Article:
“I’m really concerned about him,” says Davies. “He’s such a good heart.”
And the reality is, there are very few safe places for Patiño to go. The city has 12 safe parking spaces, which allow people living in cars to park and access social services, but those are only for passenger vehicles. The city has suspended enforcement of its 72-hour parking rule while the pandemic spreads, but it lags behind other cities with major unsheltered homeless populations when it comes to providing access to hygiene services.
Still, Patiño is getting by, and prioritizing his animals. He’s been hauling scrap metal he found on the sidewalk in order to fill in the shih tzu-sized gaps in the fence surrounding his truck and RV, so the dogs can run around freely.
“These folks are very creative and they find a way to survive,” Rev. Bill Kirlin-Hackett, director of the Interfaith Task Force on Homelessness, says. “I credit them with that, and at the same time I wish they didn’t have to live this way.”
Among Patiño’s friends, concern is increasing over his condition. He used to meet with a friend at Burger King on Fourth Avenue South, where he could get water and his dogs would go crazy for chicken nuggets. But now, as people are social distancing, Patiño is worried about what will happen to his dogs if he falls ill.
When Patiño first met staffers at Emerald City Pet Rescue a year and a half ago to get his dogs caught up on vaccines, “he was very cautious and untrusting,” but he built a relationship with employees, said clinic coordinator and veterinary assistant Mequela Lucero. Patiño began to offer to pull weeds or clean floors at the facility in exchange for getting water there. He even offered to exchange his labor for the vets’ care for the dogs, though the staffers at the pet rescue would never accept that.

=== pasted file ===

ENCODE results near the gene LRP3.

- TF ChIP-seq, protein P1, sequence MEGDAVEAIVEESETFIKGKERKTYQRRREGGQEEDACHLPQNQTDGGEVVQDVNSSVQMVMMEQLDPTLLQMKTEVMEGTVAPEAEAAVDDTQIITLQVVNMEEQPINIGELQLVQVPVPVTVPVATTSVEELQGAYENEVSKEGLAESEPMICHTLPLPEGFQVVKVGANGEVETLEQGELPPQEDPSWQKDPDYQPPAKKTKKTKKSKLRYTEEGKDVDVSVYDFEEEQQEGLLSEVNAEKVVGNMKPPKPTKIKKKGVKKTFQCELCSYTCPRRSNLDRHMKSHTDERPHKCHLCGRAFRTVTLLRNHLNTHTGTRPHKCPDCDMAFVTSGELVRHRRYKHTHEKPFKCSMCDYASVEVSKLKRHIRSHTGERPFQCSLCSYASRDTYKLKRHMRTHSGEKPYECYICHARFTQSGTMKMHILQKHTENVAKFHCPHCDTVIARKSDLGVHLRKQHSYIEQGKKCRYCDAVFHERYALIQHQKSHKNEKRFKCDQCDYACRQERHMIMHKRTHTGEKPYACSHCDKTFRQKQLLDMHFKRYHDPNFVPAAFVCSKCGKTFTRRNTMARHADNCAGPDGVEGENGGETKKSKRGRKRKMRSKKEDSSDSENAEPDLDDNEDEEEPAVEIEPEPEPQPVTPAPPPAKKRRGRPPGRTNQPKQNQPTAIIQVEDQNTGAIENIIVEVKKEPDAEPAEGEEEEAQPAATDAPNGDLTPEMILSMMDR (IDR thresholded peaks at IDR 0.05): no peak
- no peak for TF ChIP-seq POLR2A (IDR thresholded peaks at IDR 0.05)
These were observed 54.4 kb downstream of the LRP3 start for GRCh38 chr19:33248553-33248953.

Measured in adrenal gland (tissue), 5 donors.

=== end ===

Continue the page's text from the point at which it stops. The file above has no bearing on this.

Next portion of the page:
“The unconditional love he has for his dogs is astonishing,” Lucero says. “He makes sure that they are taken care of first.”
The dogs helped him recover from cancer, Patiño says. Taking care of them helped him stay active.
“They’re my life,” he says. “Practically I have nothing else to live for other than my dogs.”
Friends have urged Patiño to get dialysis, but he has other plans.
“I know what dialysis is, but I’d rather not do it,” he says. He’s spent a large part of his life traveling across the country — working at various factories, hanging out with hippies in Chicago, seeing as much live music as he possibly can. Today, he tells stories of seeing Jimi Hendrix, The Doors and The Animals in concert.
Patiño has another dream, too. Before he dies, he wants to get a big van, collect thousands of pounds of aluminum cans and sell them. He’s also dreamed up a plan to travel from state to state, entering fishing contests. He doesn’t know if he would be any good at them, but the idea sounds like a fine adventure to him.
For now, the plans are more immediate. He’s trying to figure out how to let people know the dogs need help if something happens to him. Maybe a flag or light on the outside of his RV to let others know he’s OK.